I still have a lot of writing to do on my current project and can't afford to take time off to turn my crank and bleat my protests at the daily injustices I see before me. Words-per-day, every day, is the only way to get the book written. Still, I was hopelessly depressed and not writing anything until a tiny voice in my head said, "Don't waste it; Put it in the book."

My current project is a libertarian science-fiction epic in which, among many other things, violent forces attempt to shout down and beat down those with opposing views. It fit, what my character would do about it fit, and all of it fueled by my anger and despair? The scene began writing itself in my mind (I was on a treadmill). As soon as I'm finished with this post, I'm putting that scene into the story and tying it into the entire political matrix of the story universe. And I already know that scene will smoke.

You feel strongly against the results of the election, you feel strongly for the results of the election, don't waste it on Facebook or Twitter; Put it in the story.

Anger, fear, loss, disappointment, outrage, love, lust, obsession —it is all valuable story material, the kind that puts an electric edge on what you write. Listen to those little voices. they will inject life, meaning, and purpose into your writing. Don't tell your therapist about them, however. Word to the wise.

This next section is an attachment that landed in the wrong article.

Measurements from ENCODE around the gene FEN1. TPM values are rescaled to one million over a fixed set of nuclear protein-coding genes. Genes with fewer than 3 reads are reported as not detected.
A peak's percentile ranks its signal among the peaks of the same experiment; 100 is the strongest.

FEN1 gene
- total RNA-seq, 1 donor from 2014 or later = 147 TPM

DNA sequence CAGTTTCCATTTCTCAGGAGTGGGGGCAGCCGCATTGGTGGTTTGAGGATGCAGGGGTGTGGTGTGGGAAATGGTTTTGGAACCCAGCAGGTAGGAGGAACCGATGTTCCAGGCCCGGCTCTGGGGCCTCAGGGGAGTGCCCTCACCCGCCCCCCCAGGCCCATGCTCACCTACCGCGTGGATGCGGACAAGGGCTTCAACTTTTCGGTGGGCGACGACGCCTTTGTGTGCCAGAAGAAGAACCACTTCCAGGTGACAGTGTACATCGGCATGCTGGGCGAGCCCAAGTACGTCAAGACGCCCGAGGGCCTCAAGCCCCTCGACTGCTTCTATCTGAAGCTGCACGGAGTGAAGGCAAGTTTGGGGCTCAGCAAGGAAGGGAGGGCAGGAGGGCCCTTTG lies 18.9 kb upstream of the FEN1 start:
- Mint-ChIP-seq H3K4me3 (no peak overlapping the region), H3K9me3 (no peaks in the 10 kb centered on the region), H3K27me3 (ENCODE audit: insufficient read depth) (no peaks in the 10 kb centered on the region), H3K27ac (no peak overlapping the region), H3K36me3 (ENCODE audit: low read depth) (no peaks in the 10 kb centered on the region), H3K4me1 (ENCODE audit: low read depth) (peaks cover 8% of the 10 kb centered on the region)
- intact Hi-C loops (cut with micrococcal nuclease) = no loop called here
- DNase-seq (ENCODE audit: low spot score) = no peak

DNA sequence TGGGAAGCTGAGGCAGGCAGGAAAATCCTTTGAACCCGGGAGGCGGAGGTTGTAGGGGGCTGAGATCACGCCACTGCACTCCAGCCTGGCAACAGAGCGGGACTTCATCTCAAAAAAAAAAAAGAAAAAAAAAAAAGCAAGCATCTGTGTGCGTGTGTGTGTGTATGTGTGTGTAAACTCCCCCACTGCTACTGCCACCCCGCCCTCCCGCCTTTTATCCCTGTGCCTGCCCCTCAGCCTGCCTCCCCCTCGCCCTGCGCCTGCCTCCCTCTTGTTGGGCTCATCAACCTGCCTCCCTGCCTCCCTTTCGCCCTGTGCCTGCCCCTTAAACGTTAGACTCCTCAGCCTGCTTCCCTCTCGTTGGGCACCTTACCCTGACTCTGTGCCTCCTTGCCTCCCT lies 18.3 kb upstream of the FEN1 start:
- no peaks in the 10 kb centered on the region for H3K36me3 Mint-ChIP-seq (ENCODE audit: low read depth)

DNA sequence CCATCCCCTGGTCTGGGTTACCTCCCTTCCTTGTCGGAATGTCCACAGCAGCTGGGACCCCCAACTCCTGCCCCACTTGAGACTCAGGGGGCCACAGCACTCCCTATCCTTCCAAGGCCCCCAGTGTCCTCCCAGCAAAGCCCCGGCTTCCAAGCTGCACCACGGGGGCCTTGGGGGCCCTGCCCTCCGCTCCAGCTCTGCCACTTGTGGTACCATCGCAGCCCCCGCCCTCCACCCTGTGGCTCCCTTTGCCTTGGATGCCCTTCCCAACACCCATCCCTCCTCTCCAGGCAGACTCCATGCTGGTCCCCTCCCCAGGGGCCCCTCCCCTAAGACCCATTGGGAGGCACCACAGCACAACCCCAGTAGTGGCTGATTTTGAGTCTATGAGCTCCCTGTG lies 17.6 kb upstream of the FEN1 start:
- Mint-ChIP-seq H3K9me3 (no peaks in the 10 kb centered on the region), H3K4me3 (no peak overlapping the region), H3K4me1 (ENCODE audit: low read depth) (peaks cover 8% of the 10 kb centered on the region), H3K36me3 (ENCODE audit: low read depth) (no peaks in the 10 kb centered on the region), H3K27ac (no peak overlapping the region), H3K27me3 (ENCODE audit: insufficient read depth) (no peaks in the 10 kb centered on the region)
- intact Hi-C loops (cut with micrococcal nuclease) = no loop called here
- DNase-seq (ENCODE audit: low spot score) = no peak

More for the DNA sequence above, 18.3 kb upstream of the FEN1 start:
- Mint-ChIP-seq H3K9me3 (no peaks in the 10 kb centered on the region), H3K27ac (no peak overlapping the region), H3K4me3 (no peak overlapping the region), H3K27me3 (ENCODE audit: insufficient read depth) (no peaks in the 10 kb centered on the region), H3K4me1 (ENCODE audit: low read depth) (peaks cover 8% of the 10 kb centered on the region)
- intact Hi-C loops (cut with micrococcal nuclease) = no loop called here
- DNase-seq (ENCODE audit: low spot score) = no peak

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It doesn't have so much to do with writing. The previous post to the Webmansion Writers Blog has to do with being a writer. It also has to do with being a performer, artist, student, teacher, lecturer, or anyone else who holds social, political, or economic views different from those in control of that person's means of advancing or making a living. During the campaigns, I caught someone on camera attempting to steal my Trump sign that I had cleverly cemented into the ground. I put the pictures up on Facebook because I thought all of my "pals" would get a kick out of it.

The reactions were predictable, although I didn't see them coming. You see, most of the writers, publishers, artists, producers, college teachers, and book publishers I know consider themselves either "liberal" or "progressive," to use the more current term. Ask them about being open and affirming, advocating diversity, and freedom of thought, speech, and press, and they are all for them. Then it became known that I had a Trump sign on my property. The issue wasn't the thief who attempted to abrogate my freedom of speech, or the more amusing likelihood he dislocated his shoulder in attempting to do so as the vehicle in which he was riding took off. The overwhelming issue was, "What was a Trump sign doing on Barry's property?" That was fine, as far as it went. As I responded, "To catch the big ones you need to use great bait."